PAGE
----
Dear snow. Please melt. Thank you. That way I can start testing golf equipment, like these new Bridgestone Golf Tour B330RX and RXS golf balls.
The RX series is designed for golfers with a swing speed lower than 105 mph. When I’m on in the peak of the summer, I’m right at 105mph and usually play the regular Bridgestone Tour B330. The B330RX series is a good spring/fall/winter ball since it is a little softer.
Below is the official press release from Bridgestone Golf, describing the new 2016 RX’s.
NEW CORE-TO-COVER TECHNOLOGIES IN BRIDGESTONE’S TOUR B330RX FAMILY PRODUCE THE BEST PERFORMING BALLS FOR AMATEURS
2016 B330RX Family Dispels Age-Old Myths About Golf Ball Design
Covington, Ga. –Bridgestone Golf, the #1 Ball-Fitter in Golf, is using what it has learned through more than 300,000 consumer golf ball fittings to produce the best tee-to-green performing balls ever made for amateur swing speeds. Bridgestone’s new 2016 TOUR B330RX and TOUR B330RXS golf balls have been specifically engineered to produce longer drives and better spin around the green for players with swing speeds below 105 mph, using new proprietary AMATOUR Core and SlipRes Cover technologies.
Historically, distance and spin has been a “give and take” relationship. To increase distance off the tee, players had to sacrifice spin around the green and vice versa. With Bridgestone’s 2016 Tour B330RX family, that is not the case.
Bridgestone’s 2016 B330RX Family features Bridgestone’s new AMATOUR Core, a new engine of the golf ball, that is 28% softer than the average firm tour ball core, and utilizes a steeper gradient in softness from the inner part of the core to the outer region, resulting in faster ball speed and more reduced spin off the driver than ever before. In fact, the proprietary gradient technology in its core allows Bridgestone to accomplish in one layer what its competitors accomplish in two or three, leading to a smoother energy transfer and more power generated by the B330RX and B330RXS balls.
The innovation doesn’t stop in the core. Both models have received an injection of greenside spin as well, thanks to Bridgestone’s new SlipRes Cover. The SlipRes cover leads to increased friction that keeps the ball more stable on the clubface, which results in more spin on short shots. Simultaneously, SlipRes has the reverse effect off the tee, lowering driver spin due to that type of impact’s recoiling force, leading to longer distance.
An added benefit to the new SlipRes Cover is increased durability. Due in large part to the cover’s innovative self-repairing formulation, the new B330RX and B330RXS golf balls are more resistant to stains and abrasions than ever before.
“The claims we’re making may seem unbelievable, and I wouldn’t have believed them myself if I heard them without having witnessed them firsthand in our R&D testing,” said Adam Rehberg, Golf Ball Marketing – Bridgestone Golf, Inc. “We witnessed significant distance increases over major competitors in robot testing, while providing improved greenside spin. The truth of the matter is these balls perform better than anything currently on the market for swing speeds below 105 mph and golfers will notice immediately when they put them in play.”
The B330-RX is designed for players who swing below 105mph with distance off the tee as the main priority. The B330-RXS is designed for players who swing below 105mph with spin around the green as the main priority. Both golf balls are tour proven, including the likes of Paula Creamer and Karrie Webb. The Tour B330-RX, Tour B330RX Yellow and Tour B330RXS balls will be available at retail on January 25, 2016 and will feature a street price of $40 per dozen.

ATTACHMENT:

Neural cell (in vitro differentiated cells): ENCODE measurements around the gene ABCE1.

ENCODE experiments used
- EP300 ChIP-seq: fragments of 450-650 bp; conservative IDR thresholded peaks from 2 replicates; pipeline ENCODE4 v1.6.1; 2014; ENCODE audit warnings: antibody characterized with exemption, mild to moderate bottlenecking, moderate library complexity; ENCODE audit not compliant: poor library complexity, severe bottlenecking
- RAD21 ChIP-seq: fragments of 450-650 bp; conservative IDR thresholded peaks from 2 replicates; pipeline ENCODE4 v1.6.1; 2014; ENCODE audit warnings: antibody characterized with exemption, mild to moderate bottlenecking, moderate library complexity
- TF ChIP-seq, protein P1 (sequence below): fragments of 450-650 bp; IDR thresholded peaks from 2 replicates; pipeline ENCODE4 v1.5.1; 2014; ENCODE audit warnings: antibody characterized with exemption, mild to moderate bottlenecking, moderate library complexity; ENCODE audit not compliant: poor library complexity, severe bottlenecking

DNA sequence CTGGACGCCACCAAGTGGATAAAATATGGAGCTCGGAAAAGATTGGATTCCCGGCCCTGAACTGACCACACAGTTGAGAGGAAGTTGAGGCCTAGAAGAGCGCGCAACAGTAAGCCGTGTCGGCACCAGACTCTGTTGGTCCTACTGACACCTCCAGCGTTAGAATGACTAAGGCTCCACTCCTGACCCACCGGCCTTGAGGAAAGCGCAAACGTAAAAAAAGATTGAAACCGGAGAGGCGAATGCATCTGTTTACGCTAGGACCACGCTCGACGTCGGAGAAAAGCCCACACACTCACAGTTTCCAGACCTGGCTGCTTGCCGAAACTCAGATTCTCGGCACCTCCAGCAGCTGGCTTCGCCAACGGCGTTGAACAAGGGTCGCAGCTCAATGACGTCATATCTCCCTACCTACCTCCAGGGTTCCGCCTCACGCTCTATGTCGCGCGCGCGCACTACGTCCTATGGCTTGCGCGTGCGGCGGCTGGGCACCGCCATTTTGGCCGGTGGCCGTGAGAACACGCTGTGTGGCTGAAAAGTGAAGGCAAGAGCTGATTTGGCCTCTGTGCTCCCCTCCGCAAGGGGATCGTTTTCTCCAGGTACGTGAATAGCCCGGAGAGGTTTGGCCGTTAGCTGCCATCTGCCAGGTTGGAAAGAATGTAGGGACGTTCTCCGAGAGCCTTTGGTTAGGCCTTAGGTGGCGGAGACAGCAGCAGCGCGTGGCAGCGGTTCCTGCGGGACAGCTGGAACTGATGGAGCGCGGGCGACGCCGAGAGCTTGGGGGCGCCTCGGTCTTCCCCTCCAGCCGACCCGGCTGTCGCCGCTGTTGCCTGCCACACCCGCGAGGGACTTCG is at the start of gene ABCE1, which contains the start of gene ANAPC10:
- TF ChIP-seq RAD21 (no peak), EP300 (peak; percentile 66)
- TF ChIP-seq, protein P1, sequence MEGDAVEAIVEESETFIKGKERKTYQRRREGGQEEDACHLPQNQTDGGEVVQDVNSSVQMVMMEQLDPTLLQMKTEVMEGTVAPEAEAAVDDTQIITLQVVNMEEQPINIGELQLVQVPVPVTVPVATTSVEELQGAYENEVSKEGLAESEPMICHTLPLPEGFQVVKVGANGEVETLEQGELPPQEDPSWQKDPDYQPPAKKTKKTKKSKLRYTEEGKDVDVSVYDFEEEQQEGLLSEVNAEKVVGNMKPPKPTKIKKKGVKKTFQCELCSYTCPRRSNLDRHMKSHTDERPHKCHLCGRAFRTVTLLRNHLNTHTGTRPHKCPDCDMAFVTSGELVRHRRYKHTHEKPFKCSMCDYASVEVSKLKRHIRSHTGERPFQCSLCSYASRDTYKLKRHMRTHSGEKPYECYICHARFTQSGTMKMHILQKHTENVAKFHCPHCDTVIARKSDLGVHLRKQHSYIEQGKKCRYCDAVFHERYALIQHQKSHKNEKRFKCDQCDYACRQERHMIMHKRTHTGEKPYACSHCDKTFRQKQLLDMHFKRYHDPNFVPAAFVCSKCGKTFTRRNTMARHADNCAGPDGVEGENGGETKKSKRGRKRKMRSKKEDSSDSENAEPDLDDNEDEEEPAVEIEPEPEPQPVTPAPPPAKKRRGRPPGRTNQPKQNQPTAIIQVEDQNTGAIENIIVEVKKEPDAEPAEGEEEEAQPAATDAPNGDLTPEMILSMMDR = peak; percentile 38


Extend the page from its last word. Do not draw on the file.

Visit www.bridgestonegolf.com to learn more about Bridgestone Golf’s entire lineup of innovative products for 2016.
The following is probably more for me than it is for you. Read at your own risk.
It’s February 9th, 2016. The high temperature here in Salt Lake City for the last month and a half hasn’t even reached freezing. The HIGH temperature. Normally this time of year I would be going absolutely nuts, having not golfed, or even seen green grass for three-plus months. This year though? Not the case. I haven’t once dreamed about hitting a drive, draining a long putt, or cracking a solid 4-iron.
This year is different. Interesting. I haven’t missed golf, at all.
Why is this year different? Honestly I couldn’t wait for winter to come this past fall. I came close to quitting the game forever, several times. I was having some very tough mental battles on the golf course in 2015, despite winning a couple of tournaments with my dad and being one of the last two players left in my club championship (lost by four shots and boy is that another oddball story which pisses me off beyond the realms of imagination).
2015 was a year of some bizarre happenings. Two out of the first three rounds I shot were 71’s on a par-72 course, early in the spring. I couldn’t help but thinking of how this could be the best season I’d ever have with a start like that. Over the course of 2015 I hit my driver as good as I’ve ever hit it and about as long as ever. At the same time my ball striking was very off. I’d switched to irons which were apparently not the right ones for me. They were suited for handicap level 6-15 or so. Being a 1-2 handicap I think those irons did their best to bring me up to the 6-15 handicap level. I think that tiny bit of game improvement design and thicker soles messed up my iron game and killed part of my confidence. My short game, despite a lot of practice this year, was not good. Missing a green was going to mean a bogey or worse 70% of the time. And the usual strength of my game that made up for a lot of my other weaknesses, was not as good either. My putting, unfortunately, dropped off. I went from a deadly-great putter to average in 2015. I don’t know why.